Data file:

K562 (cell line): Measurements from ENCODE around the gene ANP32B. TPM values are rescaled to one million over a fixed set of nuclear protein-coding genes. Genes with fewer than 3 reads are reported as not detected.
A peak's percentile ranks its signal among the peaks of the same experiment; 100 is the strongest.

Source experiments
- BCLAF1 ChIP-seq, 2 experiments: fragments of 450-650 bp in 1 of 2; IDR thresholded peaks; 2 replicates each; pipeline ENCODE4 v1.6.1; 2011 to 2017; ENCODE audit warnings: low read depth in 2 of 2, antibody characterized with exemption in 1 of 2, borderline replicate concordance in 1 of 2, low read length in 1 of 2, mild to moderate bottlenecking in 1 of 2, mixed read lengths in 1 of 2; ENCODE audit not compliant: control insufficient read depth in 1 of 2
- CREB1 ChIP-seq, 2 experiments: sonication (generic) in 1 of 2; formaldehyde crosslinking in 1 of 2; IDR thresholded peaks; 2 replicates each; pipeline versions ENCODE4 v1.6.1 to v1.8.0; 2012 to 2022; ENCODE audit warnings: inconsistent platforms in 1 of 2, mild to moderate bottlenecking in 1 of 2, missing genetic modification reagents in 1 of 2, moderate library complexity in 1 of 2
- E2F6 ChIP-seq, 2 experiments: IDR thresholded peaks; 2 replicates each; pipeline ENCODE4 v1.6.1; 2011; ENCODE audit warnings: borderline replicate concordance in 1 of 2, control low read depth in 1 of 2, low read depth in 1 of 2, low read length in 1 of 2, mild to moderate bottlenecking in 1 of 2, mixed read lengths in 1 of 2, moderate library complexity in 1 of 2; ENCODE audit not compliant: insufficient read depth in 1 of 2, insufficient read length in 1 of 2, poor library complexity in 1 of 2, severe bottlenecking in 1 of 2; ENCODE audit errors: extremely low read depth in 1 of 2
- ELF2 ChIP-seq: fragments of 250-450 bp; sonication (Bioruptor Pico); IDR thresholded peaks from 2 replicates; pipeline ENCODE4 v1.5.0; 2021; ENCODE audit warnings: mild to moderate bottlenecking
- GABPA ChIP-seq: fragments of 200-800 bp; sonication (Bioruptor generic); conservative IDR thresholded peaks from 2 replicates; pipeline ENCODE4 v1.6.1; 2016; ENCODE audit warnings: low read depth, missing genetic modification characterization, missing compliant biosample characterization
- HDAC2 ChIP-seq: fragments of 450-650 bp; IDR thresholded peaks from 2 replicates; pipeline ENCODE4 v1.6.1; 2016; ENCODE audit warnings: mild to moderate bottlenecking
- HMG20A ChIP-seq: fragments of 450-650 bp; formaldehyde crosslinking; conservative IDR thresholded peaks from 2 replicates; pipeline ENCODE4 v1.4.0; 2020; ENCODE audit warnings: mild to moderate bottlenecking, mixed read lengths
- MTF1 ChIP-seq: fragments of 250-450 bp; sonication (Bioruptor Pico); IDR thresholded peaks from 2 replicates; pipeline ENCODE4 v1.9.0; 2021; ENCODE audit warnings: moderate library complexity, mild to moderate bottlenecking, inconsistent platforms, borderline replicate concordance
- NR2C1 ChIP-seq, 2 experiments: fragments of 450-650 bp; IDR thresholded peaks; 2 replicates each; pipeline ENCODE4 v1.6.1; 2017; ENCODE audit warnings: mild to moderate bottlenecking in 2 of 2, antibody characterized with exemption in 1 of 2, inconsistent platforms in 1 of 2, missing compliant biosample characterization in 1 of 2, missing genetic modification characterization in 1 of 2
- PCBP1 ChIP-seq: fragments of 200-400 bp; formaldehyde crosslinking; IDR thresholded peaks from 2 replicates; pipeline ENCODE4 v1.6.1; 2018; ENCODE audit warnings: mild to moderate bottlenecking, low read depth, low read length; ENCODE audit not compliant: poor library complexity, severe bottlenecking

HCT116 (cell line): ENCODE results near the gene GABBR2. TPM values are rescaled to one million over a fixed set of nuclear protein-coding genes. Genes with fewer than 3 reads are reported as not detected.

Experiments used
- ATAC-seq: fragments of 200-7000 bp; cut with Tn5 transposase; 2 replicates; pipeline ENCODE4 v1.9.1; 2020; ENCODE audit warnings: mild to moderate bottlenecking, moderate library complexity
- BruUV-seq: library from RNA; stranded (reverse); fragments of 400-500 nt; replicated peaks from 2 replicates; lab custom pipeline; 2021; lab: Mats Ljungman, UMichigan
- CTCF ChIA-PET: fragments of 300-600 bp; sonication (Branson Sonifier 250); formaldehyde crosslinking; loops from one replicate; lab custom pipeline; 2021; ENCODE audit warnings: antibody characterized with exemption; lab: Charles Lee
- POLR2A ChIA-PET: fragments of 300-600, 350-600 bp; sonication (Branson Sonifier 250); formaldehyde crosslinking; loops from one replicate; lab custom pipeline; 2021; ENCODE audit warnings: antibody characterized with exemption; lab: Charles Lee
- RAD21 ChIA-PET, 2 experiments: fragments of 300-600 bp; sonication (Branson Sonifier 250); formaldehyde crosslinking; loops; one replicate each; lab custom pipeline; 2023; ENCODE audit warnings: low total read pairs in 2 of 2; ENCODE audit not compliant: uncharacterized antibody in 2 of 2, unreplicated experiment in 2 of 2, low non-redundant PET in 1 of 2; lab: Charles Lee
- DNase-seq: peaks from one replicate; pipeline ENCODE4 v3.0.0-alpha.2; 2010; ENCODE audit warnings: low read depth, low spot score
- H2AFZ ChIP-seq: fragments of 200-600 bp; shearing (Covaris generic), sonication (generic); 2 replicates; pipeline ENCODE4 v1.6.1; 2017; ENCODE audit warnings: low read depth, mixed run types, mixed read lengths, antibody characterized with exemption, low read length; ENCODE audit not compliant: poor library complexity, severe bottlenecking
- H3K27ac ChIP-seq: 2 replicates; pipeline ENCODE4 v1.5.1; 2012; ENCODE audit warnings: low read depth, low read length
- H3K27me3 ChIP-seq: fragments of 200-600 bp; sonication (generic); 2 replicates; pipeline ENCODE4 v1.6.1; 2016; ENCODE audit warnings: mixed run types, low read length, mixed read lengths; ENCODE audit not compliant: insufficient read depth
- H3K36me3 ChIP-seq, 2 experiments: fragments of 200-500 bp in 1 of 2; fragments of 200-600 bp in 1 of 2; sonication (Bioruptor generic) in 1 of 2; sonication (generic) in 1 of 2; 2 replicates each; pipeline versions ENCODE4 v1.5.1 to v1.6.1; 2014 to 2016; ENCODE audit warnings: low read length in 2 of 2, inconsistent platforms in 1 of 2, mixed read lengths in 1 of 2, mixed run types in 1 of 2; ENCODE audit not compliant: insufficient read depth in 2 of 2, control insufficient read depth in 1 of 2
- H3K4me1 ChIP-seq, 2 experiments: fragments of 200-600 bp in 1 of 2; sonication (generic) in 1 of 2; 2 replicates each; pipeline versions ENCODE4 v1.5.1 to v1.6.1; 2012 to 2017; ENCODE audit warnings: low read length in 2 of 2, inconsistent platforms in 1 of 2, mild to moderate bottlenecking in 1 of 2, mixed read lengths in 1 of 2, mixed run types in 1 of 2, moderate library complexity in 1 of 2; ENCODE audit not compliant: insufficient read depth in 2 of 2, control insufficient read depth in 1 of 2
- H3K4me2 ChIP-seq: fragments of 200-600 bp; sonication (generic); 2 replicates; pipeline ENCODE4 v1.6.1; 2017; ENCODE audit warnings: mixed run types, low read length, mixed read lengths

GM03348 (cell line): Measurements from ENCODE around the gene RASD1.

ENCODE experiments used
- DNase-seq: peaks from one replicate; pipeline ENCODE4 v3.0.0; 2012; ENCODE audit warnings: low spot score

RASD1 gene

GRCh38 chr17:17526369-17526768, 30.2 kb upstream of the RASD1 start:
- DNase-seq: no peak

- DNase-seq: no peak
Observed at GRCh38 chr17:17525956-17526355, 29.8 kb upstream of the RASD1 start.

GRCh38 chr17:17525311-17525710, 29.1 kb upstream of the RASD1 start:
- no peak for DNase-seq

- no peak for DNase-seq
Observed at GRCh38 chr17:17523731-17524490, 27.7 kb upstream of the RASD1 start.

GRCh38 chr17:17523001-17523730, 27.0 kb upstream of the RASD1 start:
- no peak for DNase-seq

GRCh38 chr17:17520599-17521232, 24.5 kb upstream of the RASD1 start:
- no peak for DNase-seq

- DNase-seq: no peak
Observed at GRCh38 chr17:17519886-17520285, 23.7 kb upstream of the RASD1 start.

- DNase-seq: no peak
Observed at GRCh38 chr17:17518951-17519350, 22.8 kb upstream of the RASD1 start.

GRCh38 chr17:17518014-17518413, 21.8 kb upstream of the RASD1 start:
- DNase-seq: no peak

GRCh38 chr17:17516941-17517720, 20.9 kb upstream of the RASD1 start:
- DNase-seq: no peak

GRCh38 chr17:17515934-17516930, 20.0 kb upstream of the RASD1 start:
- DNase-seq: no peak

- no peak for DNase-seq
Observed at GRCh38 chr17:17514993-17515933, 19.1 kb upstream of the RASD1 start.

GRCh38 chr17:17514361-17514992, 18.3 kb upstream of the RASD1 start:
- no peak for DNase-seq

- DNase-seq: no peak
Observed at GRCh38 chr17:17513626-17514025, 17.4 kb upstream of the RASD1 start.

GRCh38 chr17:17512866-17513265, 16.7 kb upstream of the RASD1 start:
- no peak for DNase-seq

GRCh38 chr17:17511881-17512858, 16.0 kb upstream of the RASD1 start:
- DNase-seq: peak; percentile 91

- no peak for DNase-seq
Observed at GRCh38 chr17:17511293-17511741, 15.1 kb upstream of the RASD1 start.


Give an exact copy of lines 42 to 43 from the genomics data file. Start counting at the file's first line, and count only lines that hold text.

GRCh38 chr17:17520599-17521232, 24.5 kb upstream of the RASD1 start:
- no peak for DNase-seq